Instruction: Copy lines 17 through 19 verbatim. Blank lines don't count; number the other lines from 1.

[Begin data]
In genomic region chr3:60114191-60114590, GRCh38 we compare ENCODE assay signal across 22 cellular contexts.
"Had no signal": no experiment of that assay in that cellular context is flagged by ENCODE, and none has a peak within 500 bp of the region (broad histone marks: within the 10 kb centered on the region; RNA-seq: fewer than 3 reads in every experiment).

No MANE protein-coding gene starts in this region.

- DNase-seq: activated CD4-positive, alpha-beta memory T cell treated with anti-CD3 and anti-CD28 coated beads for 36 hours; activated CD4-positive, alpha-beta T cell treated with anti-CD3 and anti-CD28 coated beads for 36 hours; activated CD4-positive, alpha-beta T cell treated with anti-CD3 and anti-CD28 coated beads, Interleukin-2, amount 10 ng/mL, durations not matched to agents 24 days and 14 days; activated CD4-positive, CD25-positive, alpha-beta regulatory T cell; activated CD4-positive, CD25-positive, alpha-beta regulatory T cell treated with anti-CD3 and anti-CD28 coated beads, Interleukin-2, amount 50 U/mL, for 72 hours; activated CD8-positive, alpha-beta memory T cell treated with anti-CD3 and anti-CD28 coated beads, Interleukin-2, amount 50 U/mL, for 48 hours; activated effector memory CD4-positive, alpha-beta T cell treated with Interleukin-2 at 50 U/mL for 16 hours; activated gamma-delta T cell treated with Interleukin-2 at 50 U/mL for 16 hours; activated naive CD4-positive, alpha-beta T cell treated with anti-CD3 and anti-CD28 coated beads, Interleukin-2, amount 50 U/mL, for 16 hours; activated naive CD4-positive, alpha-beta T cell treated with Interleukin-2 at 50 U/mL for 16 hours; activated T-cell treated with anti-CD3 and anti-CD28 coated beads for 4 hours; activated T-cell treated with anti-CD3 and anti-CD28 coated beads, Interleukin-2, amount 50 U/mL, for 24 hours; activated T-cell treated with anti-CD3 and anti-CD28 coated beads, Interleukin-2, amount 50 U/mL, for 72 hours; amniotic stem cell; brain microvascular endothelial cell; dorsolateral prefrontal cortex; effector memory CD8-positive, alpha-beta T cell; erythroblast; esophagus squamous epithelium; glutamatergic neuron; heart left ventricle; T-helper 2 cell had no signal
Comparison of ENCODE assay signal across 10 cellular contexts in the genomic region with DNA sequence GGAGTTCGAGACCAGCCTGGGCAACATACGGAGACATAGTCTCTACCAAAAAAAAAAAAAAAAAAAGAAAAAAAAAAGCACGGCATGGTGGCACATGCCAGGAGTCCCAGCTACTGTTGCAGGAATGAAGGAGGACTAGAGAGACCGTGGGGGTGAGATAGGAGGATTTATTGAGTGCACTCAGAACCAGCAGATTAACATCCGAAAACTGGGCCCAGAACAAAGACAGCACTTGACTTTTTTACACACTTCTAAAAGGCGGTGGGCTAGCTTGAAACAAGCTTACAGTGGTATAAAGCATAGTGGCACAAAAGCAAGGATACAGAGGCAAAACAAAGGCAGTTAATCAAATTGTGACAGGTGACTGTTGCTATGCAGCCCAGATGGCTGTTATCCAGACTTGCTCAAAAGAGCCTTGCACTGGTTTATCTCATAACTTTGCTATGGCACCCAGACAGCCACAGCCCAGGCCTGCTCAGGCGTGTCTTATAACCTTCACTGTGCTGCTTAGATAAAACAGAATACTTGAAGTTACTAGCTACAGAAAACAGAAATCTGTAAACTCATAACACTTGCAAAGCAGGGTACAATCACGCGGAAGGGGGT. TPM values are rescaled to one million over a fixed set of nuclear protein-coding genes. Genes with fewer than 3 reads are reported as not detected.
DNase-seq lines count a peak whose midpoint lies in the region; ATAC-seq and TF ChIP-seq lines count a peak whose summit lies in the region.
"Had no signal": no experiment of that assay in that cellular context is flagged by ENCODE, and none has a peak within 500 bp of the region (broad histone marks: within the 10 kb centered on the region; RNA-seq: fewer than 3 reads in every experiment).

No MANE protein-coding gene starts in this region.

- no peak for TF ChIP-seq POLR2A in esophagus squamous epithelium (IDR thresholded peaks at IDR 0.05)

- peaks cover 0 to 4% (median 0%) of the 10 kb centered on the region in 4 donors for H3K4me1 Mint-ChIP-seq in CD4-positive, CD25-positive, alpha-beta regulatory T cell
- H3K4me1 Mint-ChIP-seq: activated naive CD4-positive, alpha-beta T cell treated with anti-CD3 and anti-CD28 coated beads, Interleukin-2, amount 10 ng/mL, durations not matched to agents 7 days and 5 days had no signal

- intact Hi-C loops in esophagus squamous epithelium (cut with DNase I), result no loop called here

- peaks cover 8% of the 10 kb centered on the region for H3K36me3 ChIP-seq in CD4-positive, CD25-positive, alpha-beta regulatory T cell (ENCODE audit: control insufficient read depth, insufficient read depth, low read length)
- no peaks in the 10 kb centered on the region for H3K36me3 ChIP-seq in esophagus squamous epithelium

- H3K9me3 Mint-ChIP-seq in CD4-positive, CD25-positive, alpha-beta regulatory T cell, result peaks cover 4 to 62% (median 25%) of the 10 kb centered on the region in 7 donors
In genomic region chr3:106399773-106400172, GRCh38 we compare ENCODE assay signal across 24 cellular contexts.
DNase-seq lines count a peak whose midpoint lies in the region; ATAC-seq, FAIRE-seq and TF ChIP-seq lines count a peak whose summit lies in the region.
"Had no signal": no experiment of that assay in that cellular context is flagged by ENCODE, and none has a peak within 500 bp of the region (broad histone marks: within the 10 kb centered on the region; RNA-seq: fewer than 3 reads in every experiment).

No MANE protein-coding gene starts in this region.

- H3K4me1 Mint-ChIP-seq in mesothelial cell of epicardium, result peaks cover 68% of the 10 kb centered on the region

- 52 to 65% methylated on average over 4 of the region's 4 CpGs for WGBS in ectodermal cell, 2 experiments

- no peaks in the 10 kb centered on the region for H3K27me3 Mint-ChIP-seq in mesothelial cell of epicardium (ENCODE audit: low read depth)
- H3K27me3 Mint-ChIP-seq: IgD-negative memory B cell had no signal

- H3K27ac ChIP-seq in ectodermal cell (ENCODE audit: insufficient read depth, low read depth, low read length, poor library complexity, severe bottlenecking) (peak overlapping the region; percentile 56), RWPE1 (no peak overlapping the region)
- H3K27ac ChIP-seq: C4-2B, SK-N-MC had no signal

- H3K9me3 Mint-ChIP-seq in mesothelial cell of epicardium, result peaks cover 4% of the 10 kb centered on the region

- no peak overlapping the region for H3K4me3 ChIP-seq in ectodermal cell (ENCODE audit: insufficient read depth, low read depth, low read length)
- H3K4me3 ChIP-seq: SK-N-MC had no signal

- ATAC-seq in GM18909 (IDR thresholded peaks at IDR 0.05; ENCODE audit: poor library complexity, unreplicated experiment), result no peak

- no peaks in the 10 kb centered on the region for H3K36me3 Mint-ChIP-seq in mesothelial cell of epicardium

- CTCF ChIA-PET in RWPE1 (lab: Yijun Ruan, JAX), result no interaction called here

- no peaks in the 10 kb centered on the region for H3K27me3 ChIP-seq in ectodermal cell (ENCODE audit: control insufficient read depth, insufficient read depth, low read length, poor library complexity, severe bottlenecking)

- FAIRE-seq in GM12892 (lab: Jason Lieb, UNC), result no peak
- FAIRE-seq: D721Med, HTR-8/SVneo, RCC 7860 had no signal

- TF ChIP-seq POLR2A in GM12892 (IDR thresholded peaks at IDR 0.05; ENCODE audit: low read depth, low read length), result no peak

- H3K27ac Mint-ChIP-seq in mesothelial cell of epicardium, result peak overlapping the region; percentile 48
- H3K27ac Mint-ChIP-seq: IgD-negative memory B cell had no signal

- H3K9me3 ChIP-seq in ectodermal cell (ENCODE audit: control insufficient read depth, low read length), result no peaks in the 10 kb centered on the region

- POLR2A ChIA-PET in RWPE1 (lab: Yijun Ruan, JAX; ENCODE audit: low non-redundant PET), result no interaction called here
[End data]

DNase-seq lines count a peak whose midpoint lies in the region; ATAC-seq, FAIRE-seq and TF ChIP-seq lines count a peak whose summit lies in the region.
"Had no signal": no experiment of that assay in that cellular context is flagged by ENCODE, and none has a peak within 500 bp of the region (broad histone marks: within the 10 kb centered on the region; RNA-seq: fewer than 3 reads in every experiment).

No MANE protein-coding gene starts in this region.